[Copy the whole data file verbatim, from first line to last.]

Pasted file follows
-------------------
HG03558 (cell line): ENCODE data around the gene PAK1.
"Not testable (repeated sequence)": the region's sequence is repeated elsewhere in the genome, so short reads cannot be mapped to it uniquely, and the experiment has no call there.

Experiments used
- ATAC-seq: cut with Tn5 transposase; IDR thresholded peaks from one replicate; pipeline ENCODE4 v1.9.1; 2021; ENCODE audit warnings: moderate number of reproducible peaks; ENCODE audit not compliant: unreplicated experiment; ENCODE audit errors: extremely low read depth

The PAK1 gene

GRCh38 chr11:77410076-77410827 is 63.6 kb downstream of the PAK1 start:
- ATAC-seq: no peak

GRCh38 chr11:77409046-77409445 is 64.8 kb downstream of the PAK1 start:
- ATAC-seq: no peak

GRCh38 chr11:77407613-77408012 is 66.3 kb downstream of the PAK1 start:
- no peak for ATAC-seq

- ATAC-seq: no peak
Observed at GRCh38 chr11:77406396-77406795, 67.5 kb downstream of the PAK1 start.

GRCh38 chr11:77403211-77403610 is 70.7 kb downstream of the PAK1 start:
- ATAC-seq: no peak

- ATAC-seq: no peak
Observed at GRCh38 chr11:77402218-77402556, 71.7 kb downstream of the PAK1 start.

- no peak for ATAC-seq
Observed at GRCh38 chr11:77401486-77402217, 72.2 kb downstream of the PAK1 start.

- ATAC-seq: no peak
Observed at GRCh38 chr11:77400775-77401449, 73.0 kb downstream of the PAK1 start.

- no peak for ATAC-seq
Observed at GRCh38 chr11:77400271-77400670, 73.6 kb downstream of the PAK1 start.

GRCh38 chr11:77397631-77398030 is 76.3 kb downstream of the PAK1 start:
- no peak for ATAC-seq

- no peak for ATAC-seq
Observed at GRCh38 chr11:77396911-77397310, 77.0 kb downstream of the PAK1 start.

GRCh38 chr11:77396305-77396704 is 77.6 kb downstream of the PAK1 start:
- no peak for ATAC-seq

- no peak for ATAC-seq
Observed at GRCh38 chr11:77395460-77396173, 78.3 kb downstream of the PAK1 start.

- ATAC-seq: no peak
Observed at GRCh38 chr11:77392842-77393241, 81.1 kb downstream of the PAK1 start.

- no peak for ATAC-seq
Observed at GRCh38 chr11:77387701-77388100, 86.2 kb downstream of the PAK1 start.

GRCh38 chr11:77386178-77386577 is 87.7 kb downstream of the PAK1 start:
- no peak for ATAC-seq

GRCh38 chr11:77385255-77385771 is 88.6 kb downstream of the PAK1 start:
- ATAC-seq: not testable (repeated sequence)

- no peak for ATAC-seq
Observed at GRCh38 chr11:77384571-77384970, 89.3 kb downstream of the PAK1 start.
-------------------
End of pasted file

HG03558 (cell line): ENCODE data around the gene PAK1.
"Not testable (repeated sequence)": the region's sequence is repeated elsewhere in the genome, so short reads cannot be mapped to it uniquely, and the experiment has no call there.

Experiments used
- ATAC-seq: cut with Tn5 transposase; IDR thresholded peaks from one replicate; pipeline ENCODE4 v1.9.1; 2021; ENCODE audit warnings: moderate number of reproducible peaks; ENCODE audit not compliant: unreplicated experiment; ENCODE audit errors: extremely low read depth

The PAK1 gene

GRCh38 chr11:77410076-77410827 is 63.6 kb downstream of the PAK1 start:
- ATAC-seq: no peak

GRCh38 chr11:77409046-77409445 is 64.8 kb downstream of the PAK1 start:
- ATAC-seq: no peak

GRCh38 chr11:77407613-77408012 is 66.3 kb downstream of the PAK1 start:
- no peak for ATAC-seq

- ATAC-seq: no peak
Observed at GRCh38 chr11:77406396-77406795, 67.5 kb downstream of the PAK1 start.

GRCh38 chr11:77403211-77403610 is 70.7 kb downstream of the PAK1 start:
- ATAC-seq: no peak

- ATAC-seq: no peak
Observed at GRCh38 chr11:77402218-77402556, 71.7 kb downstream of the PAK1 start.

- no peak for ATAC-seq
Observed at GRCh38 chr11:77401486-77402217, 72.2 kb downstream of the PAK1 start.

- ATAC-seq: no peak
Observed at GRCh38 chr11:77400775-77401449, 73.0 kb downstream of the PAK1 start.

- no peak for ATAC-seq
Observed at GRCh38 chr11:77400271-77400670, 73.6 kb downstream of the PAK1 start.

GRCh38 chr11:77397631-77398030 is 76.3 kb downstream of the PAK1 start:
- no peak for ATAC-seq

- no peak for ATAC-seq
Observed at GRCh38 chr11:77396911-77397310, 77.0 kb downstream of the PAK1 start.

GRCh38 chr11:77396305-77396704 is 77.6 kb downstream of the PAK1 start:
- no peak for ATAC-seq

- no peak for ATAC-seq
Observed at GRCh38 chr11:77395460-77396173, 78.3 kb downstream of the PAK1 start.

- ATAC-seq: no peak
Observed at GRCh38 chr11:77392842-77393241, 81.1 kb downstream of the PAK1 start.

- no peak for ATAC-seq
Observed at GRCh38 chr11:77387701-77388100, 86.2 kb downstream of the PAK1 start.

GRCh38 chr11:77386178-77386577 is 87.7 kb downstream of the PAK1 start:
- no peak for ATAC-seq

GRCh38 chr11:77385255-77385771 is 88.6 kb downstream of the PAK1 start:
- ATAC-seq: not testable (repeated sequence)

- no peak for ATAC-seq
Observed at GRCh38 chr11:77384571-77384970, 89.3 kb downstream of the PAK1 start.